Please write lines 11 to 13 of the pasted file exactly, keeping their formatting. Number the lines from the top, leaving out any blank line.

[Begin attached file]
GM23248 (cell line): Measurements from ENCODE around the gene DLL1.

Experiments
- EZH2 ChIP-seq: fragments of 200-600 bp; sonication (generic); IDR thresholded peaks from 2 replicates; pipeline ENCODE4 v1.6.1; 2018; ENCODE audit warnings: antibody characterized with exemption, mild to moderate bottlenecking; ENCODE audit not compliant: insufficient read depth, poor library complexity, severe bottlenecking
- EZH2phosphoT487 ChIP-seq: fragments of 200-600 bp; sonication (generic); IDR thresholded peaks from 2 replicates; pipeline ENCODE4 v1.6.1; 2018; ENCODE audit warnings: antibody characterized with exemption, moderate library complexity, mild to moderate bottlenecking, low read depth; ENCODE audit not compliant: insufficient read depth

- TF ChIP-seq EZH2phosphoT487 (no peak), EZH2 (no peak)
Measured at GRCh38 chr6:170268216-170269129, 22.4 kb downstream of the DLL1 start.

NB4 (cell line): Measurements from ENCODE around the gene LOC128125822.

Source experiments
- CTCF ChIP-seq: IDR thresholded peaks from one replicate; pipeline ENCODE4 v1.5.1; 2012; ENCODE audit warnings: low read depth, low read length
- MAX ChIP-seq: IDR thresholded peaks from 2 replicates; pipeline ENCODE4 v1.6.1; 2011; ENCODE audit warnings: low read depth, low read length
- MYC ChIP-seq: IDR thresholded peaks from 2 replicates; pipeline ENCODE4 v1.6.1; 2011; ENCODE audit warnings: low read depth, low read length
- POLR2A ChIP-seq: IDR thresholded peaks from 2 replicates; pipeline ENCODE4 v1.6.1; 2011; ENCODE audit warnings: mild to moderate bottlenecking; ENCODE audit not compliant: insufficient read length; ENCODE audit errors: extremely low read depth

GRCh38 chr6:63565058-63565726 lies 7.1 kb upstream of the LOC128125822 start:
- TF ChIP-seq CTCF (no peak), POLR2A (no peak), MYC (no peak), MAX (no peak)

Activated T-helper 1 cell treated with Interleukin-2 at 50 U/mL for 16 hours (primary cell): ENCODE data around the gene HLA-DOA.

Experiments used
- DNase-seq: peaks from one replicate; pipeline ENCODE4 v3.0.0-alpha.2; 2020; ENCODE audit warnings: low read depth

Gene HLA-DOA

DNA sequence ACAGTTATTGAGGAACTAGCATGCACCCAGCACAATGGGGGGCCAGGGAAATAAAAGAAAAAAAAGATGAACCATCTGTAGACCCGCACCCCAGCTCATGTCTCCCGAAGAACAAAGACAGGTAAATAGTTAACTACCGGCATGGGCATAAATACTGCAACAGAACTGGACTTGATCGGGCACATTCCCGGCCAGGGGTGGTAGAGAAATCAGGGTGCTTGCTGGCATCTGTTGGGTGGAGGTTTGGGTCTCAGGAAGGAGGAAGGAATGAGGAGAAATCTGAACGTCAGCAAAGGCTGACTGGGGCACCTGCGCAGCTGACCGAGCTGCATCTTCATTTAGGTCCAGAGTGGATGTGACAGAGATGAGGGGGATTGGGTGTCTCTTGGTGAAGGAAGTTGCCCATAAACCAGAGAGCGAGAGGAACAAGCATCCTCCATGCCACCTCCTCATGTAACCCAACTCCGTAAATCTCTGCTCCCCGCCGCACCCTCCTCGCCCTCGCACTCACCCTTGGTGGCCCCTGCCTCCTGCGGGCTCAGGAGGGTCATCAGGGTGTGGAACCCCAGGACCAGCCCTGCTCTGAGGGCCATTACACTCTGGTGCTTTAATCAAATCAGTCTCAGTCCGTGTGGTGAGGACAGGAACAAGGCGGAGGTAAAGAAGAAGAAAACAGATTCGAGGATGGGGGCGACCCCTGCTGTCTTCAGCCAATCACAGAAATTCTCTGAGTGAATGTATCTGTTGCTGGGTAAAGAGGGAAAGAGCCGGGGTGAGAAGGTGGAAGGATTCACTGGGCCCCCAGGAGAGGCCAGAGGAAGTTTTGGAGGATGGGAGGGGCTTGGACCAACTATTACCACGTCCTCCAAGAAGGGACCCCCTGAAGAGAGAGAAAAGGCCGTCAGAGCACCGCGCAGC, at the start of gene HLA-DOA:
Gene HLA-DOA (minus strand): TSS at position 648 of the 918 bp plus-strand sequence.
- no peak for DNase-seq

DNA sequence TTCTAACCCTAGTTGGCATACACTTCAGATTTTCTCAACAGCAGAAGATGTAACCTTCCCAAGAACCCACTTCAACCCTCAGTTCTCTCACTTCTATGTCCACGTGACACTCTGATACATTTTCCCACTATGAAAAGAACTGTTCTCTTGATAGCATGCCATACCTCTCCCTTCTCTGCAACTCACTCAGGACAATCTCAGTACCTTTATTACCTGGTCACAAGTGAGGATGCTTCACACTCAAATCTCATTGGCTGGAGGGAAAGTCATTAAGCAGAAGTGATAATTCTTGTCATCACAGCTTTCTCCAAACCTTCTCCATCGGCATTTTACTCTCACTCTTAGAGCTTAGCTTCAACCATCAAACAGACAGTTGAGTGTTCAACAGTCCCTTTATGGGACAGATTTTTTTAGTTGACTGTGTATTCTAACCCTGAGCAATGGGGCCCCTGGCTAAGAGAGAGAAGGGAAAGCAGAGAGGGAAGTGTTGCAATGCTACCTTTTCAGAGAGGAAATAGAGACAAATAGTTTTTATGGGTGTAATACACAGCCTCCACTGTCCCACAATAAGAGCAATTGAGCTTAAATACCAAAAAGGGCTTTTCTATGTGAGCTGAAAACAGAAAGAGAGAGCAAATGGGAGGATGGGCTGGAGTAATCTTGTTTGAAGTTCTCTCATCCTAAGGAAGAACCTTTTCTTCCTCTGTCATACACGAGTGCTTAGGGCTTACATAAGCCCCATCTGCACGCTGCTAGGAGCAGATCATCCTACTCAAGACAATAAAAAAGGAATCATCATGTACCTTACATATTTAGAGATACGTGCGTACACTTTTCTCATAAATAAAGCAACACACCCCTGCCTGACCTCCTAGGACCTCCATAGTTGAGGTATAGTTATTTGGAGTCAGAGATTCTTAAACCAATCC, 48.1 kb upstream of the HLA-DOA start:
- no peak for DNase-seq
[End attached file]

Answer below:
- MYC ChIP-seq: IDR thresholded peaks from 2 replicates; pipeline ENCODE4 v1.6.1; 2011; ENCODE audit warnings: low read depth, low read length
- POLR2A ChIP-seq: IDR thresholded peaks from 2 replicates; pipeline ENCODE4 v1.6.1; 2011; ENCODE audit warnings: mild to moderate bottlenecking; ENCODE audit not compliant: insufficient read length; ENCODE audit errors: extremely low read depth

GRCh38 chr6:63565058-63565726 lies 7.1 kb upstream of the LOC128125822 start: